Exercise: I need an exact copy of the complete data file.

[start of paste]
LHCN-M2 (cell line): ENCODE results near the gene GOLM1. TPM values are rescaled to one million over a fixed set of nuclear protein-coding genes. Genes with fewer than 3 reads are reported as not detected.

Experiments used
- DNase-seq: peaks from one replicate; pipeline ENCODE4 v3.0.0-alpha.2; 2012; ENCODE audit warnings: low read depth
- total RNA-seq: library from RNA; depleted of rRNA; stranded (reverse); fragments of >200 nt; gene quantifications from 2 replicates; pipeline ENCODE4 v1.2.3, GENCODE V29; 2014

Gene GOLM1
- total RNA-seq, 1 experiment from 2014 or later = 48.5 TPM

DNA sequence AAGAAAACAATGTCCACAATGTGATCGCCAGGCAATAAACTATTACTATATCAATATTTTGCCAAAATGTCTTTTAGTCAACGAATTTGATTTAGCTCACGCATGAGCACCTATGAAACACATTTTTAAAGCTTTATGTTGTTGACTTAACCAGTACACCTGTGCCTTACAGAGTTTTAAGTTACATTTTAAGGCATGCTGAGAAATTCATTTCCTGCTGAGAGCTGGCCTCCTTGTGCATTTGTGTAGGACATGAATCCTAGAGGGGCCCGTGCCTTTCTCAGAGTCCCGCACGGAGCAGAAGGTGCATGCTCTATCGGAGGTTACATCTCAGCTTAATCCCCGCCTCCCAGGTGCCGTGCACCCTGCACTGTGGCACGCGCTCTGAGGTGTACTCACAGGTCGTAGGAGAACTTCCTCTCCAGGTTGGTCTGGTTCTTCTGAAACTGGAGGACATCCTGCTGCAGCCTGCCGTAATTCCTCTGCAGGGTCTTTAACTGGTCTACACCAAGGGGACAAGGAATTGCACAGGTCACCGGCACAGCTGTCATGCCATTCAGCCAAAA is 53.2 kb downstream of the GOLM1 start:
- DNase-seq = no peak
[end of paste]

LHCN-M2 (cell line): ENCODE results near the gene GOLM1. TPM values are rescaled to one million over a fixed set of nuclear protein-coding genes. Genes with fewer than 3 reads are reported as not detected.

Experiments used
- DNase-seq: peaks from one replicate; pipeline ENCODE4 v3.0.0-alpha.2; 2012; ENCODE audit warnings: low read depth
- total RNA-seq: library from RNA; depleted of rRNA; stranded (reverse); fragments of >200 nt; gene quantifications from 2 replicates; pipeline ENCODE4 v1.2.3, GENCODE V29; 2014

Gene GOLM1
- total RNA-seq, 1 experiment from 2014 or later = 48.5 TPM

DNA sequence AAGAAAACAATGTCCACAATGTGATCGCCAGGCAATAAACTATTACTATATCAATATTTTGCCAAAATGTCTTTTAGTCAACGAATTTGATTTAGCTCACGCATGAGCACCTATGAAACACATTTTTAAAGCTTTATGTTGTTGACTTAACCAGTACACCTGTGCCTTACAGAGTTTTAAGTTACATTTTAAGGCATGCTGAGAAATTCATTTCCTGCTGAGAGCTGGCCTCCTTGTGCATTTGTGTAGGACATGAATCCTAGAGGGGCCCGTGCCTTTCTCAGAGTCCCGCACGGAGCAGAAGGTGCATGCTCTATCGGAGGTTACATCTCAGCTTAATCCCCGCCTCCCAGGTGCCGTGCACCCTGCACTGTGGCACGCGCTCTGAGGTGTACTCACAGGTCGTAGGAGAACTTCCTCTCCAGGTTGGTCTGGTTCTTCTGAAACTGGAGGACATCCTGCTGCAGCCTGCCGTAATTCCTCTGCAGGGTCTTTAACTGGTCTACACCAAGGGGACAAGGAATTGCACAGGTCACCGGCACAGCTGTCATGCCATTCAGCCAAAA is 53.2 kb downstream of the GOLM1 start:
- DNase-seq = no peak